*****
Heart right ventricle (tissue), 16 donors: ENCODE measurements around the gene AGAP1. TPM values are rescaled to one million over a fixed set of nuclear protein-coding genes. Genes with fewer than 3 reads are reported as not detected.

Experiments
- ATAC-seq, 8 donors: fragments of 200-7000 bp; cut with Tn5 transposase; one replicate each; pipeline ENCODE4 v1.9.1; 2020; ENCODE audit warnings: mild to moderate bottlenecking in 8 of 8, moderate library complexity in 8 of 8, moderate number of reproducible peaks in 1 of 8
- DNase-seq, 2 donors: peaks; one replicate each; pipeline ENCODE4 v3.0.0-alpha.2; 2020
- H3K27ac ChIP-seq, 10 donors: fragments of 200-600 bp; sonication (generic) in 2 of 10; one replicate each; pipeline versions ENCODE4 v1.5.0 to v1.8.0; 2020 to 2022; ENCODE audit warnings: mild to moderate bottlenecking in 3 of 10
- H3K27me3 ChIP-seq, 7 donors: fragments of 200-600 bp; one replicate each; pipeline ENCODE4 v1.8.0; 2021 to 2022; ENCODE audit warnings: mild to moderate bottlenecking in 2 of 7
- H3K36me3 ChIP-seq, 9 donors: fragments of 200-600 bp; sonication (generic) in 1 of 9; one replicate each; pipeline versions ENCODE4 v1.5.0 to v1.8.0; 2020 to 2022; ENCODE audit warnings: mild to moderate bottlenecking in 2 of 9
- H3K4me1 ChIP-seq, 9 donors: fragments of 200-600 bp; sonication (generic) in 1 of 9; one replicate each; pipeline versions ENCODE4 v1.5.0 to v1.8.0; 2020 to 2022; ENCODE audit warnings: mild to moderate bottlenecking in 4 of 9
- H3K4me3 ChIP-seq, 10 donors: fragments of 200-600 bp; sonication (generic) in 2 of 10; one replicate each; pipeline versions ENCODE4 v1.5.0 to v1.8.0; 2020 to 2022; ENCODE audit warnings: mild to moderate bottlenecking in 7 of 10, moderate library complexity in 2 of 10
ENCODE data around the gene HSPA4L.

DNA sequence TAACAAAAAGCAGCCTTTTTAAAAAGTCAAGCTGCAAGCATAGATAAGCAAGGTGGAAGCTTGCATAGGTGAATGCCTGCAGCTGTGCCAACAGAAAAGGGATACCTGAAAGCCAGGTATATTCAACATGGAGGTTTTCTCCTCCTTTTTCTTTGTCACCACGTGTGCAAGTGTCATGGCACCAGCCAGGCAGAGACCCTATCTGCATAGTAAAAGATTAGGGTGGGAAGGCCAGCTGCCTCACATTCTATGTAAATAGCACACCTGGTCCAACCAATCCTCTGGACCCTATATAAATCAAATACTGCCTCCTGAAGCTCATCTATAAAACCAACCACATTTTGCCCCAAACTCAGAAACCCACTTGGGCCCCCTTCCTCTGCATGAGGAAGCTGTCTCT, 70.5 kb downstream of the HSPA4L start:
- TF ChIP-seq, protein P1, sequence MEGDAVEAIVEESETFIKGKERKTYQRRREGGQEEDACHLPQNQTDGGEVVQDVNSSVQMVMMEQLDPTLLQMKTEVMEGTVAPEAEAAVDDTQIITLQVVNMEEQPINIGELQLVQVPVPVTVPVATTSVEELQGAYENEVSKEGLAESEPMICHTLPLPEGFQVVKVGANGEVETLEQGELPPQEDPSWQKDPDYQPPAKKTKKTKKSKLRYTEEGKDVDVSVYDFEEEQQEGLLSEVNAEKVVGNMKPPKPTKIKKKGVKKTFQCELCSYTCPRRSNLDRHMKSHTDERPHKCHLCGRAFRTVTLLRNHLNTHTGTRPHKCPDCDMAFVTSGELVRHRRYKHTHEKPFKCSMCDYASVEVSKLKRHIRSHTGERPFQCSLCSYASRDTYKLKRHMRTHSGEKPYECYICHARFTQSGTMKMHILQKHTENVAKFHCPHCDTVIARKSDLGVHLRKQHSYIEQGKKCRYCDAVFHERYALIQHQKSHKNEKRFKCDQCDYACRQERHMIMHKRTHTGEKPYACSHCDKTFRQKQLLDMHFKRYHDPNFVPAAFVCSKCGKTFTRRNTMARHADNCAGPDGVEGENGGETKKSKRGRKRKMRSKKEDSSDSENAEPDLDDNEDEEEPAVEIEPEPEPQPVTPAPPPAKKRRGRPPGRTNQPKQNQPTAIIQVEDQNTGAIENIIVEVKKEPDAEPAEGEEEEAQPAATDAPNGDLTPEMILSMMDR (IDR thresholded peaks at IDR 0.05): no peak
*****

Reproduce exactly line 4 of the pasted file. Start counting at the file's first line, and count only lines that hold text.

- DNase-seq, 2 donors: peaks; one replicate each; pipeline ENCODE4 v3.0.0-alpha.2; 2020